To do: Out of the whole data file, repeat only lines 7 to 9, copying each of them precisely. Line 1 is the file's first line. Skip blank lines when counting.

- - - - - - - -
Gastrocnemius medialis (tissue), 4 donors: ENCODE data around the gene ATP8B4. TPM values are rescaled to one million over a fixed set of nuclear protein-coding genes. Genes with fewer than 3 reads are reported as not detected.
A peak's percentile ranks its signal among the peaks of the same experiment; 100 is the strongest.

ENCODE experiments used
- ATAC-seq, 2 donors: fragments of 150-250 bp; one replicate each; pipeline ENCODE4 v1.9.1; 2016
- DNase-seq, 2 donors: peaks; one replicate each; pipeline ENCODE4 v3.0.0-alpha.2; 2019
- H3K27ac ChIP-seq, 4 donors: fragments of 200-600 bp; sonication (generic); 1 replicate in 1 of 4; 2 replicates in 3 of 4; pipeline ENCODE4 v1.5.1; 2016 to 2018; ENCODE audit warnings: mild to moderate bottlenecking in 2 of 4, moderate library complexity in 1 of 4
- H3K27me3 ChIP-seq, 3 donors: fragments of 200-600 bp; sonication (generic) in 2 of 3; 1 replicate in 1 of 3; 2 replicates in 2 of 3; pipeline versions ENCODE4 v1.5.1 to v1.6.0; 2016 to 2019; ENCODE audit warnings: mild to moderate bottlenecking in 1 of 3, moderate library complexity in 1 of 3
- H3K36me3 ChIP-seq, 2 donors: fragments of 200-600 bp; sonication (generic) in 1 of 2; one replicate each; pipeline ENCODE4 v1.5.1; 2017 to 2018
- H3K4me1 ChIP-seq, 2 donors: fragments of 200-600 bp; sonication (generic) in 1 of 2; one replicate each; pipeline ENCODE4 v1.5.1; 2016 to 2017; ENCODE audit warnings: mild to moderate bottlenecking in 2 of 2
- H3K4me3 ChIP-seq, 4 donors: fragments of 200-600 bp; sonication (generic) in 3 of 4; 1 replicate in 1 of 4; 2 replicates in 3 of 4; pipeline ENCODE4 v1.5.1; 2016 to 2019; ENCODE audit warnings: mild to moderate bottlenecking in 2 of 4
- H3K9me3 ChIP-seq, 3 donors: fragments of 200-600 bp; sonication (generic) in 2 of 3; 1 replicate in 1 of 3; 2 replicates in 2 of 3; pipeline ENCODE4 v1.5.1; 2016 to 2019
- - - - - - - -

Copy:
- H3K27me3 ChIP-seq, 3 donors: fragments of 200-600 bp; sonication (generic) in 2 of 3; 1 replicate in 1 of 3; 2 replicates in 2 of 3; pipeline versions ENCODE4 v1.5.1 to v1.6.0; 2016 to 2019; ENCODE audit warnings: mild to moderate bottlenecking in 1 of 3, moderate library complexity in 1 of 3
- H3K36me3 ChIP-seq, 2 donors: fragments of 200-600 bp; sonication (generic) in 1 of 2; one replicate each; pipeline ENCODE4 v1.5.1; 2017 to 2018
- H3K4me1 ChIP-seq, 2 donors: fragments of 200-600 bp; sonication (generic) in 1 of 2; one replicate each; pipeline ENCODE4 v1.5.1; 2016 to 2017; ENCODE audit warnings: mild to moderate bottlenecking in 2 of 2